Repairs and improvements – What is the difference and why does it matter?

Repairs and improvements

Work may be undertaken on a property to repair it or to improve it, and it will not always be clear where the dividing line falls. The distinction is important for tax purposes as, depending on how the accounts are prepared, relief may be given in a different way for capital expenditure and for revenue expenditure.

Where the cash basis is used (as will generally be the case where rental receipts are £150,000 or less), both capital and revenue expenditure can be deducted in calculating taxable profits, as long as it relates wholly to the property business and the capital expenditure is not of a type for which such a deduction is not permitted. However, if the accruals (traditional) basis is used to prepare the accounts, only allowable revenue expenditure can be deducted; relief for capital expenditure is given in the form of capital allowances or in working out the chargeable gain when the property is sold.


A ‘repair’ is defined by HMRC as the restoration of an asset by replacing parts of the whole asset. Replacing roof tiles blown off in a storm, repointing brickwork, undertaking interior and exterior decoration and mending broken windows would be repairs. The nature of the work is to put the property back in its original condition rather than making it into something better.

Expenditure on repairs is revenue expenditure. As long as the repairs are undertaken wholly and exclusively for the purposes of the property business, the expenditure can be deducted in full when calculating the taxable profits.


Expenditure on improving the property is capital expenditure rather than revenue expenditure. An example here would be the addition of an extension or a loft conversion.

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In practice it will not always be clear whether there has been an improvement or where the line should be drawn.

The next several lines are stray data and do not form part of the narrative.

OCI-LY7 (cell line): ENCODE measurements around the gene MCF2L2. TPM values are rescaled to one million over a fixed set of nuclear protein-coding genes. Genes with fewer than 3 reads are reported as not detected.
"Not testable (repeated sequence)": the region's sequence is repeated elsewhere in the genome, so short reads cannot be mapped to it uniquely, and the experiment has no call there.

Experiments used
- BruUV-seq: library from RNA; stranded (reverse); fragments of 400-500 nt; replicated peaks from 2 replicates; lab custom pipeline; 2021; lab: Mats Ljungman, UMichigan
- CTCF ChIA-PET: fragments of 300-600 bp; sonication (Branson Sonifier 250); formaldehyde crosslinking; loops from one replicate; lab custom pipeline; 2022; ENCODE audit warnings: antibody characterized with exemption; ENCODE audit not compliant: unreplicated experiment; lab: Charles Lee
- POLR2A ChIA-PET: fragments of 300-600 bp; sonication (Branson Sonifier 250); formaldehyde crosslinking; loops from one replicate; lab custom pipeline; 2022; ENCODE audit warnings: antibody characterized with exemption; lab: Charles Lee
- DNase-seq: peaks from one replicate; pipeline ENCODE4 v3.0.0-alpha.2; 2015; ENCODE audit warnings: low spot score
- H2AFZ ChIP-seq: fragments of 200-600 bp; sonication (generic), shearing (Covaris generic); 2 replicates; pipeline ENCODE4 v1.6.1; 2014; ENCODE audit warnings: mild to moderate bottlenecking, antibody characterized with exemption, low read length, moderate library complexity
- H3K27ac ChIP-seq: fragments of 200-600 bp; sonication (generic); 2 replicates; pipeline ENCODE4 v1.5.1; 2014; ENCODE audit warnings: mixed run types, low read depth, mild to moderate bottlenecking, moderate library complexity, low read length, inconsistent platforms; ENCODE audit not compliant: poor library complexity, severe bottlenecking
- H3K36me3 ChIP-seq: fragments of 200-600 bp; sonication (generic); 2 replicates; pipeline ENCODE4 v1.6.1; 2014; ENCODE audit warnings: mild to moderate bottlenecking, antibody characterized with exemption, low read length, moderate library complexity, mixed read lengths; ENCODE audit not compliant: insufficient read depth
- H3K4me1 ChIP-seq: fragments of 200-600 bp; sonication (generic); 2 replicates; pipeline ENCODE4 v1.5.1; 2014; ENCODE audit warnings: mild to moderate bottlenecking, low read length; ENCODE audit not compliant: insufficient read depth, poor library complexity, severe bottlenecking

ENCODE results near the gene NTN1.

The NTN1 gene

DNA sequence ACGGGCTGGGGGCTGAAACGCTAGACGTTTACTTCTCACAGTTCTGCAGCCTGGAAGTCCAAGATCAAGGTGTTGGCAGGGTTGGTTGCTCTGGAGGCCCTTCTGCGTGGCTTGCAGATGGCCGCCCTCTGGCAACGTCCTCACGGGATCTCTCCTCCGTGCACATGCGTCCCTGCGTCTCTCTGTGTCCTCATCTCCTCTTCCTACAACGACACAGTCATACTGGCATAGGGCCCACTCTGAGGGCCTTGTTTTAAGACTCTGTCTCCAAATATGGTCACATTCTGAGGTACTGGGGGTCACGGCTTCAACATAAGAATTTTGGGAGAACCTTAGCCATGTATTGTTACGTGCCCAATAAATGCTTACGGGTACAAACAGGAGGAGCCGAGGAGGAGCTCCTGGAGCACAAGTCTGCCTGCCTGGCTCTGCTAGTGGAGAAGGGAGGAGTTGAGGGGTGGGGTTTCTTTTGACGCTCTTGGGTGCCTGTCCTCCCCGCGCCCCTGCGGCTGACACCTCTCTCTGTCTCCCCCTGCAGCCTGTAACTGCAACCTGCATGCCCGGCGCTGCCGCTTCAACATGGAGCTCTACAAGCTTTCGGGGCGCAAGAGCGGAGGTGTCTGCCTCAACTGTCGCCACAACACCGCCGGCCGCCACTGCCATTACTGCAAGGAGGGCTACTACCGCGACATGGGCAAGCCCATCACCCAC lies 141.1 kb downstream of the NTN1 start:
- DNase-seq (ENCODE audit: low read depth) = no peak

HMRC recognise the difficulty in determining, at the margin, whether work constitutes a repair or an improvement. They acknowledge that ‘sometimes the improvement may be so small as to count as incidental to arepair’. Where there are no other indicators of capital expenditure, they allow the full amount of the expenditure to be deducted as revenue expenditure.

A further problem can arise where there is an element of improvement because the repair has been carried out using modern materials which give the appearance of an improvement simply because the materials are of a superior quality, provide a better finish or are more durable than those which they replaced. As long as the materials are, taking account of developments over time, broadly equivalent to the old materials, the expenditure will be treated as revenue expenditure and deductible in full. Likewise, any improvements that arise solely as a result of improvements in technology, for example the replacement of single glazing with double glazing, are generally treated as repairs, and consequently the expenditure will be deductible as revenue expenditure.

In deciding whether the revenue/capital boundary has been crossed, the degree of improvement also needs to be considered. Where there is only a trivial increase in performance or capacity resulting from the use of newer, but broadly equivalent, materials, the expenditure remains revenue. But if the improvement arising from the change of materials is significant, the full amount of the expenditure is regarded as capital, including the cost of any work that is needed to ‘make good’, such as redecorating after the improvements have been carried out (even though redecoration work would, on its own, be revenue expenditure).

It may also be necessary to consider whether an apportionment of expenditure is needed where extensive alterations are undertaken. However, if these are so significant as to amount to the reconstruction of the property, the full amount of the associated expenditure will be capital expenditure. Expenditure will only be allowable as revenue expenditure in relation to any parts of the old building that are preserved.

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